Experimentation – peanut butter

I am told that there are “people” out there who don’t like peanut butter, not because they’re allergic and their face will swell up, but because they just don’t /like/ it. Well, this is not for those “people”, this is for us normal folk who enjoy smushed nuts smeared on toast.

We like peanuts in this house, they’re tasty, very tasty, and go great with beer, cider or just a big mug of milk. Every once in a while, we end up picking up a bag of peanuts that aren’t nice and crisp and seem to be under roasted. One day himself decided we should figure out how to make peanut butter to use up these less nice nuts.

In the quest to learn how to make peanut butter, it was discovered that stick blenders aren’t very good for making peanut butter, and that my mother will sleep through using her (loud) food processor to make the same. After a time, we picked up a handy wee chopper in Aldi for blitzing the nuts, as we don’t have room for a full-size food processor.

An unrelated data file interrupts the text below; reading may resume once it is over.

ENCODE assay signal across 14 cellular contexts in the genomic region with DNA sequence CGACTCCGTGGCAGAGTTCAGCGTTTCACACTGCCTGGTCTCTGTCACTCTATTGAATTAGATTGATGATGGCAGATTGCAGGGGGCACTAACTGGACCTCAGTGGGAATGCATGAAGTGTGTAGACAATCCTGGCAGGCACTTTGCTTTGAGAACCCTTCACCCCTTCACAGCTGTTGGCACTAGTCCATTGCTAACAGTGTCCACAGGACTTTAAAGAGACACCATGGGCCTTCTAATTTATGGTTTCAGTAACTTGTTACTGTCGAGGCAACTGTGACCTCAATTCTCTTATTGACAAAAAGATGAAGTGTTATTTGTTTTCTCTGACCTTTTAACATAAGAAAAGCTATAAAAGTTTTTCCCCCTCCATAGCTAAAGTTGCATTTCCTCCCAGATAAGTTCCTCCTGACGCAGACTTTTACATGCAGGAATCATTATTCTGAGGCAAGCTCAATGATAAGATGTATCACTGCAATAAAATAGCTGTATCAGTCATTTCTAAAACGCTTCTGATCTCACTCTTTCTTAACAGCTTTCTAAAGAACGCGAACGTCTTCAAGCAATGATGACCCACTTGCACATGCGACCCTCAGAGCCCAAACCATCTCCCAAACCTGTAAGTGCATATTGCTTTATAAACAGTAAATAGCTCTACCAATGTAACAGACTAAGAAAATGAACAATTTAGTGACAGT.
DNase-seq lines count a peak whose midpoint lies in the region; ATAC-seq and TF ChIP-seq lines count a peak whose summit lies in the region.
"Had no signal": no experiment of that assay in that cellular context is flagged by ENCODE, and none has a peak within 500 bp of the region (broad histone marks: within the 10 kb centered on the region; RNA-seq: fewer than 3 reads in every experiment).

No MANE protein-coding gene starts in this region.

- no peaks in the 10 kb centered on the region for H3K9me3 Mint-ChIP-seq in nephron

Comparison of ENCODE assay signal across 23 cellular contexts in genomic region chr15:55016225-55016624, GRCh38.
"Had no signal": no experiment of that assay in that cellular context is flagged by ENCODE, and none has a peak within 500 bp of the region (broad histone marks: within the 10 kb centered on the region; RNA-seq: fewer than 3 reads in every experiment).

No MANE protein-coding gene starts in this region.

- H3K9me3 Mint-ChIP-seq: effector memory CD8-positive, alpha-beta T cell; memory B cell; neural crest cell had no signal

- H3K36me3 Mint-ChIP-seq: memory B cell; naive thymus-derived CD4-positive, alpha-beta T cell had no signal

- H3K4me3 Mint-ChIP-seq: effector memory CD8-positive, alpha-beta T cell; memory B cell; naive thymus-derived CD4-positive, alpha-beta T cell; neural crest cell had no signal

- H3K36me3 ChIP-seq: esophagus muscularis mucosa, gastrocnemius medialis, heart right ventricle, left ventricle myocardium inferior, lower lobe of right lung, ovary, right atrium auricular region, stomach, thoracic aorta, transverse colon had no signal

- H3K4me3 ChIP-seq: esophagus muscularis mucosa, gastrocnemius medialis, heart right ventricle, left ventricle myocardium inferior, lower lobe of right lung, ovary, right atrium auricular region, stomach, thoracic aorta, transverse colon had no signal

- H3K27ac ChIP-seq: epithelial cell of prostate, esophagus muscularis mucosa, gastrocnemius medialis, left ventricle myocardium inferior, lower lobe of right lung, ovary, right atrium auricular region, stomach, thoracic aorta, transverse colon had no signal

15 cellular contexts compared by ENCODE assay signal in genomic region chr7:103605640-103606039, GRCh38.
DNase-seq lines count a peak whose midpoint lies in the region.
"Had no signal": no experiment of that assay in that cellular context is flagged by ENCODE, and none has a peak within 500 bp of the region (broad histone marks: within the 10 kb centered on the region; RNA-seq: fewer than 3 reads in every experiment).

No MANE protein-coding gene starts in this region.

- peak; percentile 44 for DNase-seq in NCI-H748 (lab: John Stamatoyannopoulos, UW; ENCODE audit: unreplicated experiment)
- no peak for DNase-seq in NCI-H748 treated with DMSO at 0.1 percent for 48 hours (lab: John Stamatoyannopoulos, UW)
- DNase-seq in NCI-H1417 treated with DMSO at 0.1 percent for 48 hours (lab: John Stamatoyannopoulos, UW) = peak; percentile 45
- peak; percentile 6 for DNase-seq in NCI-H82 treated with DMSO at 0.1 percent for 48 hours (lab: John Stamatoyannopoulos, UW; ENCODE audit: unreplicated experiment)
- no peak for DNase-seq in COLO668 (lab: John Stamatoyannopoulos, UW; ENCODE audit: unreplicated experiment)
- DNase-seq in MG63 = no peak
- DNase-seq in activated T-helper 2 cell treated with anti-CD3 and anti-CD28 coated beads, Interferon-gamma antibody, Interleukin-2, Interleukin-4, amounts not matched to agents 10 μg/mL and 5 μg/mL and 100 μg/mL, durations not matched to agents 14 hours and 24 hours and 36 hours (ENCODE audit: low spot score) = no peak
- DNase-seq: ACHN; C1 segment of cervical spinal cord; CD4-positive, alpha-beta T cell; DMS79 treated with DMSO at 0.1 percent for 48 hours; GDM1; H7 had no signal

This evening’s experiment was to see if maple syrup would work nicely as it’s a good substitute for half the golden syrup in peanut butter cookies (recipe to follow at some point).

Ramekin of peanut butter

A handy ramekin, filled with delicious peanut butter.

  • 200g salted peanuts
  • 1 dessert spoon of maple syrup (proper stuff, you know, the stuff in glass jars that’s pretty runny) (Aldi do a good one that won’t break the bank, Marks and Spencer do a good one that will)
  • 3 teaspoons vegetable or peanut oil (for the love of god don’t use olive oil or other strong tasting oil)
  • 1/4 teaspoon of salt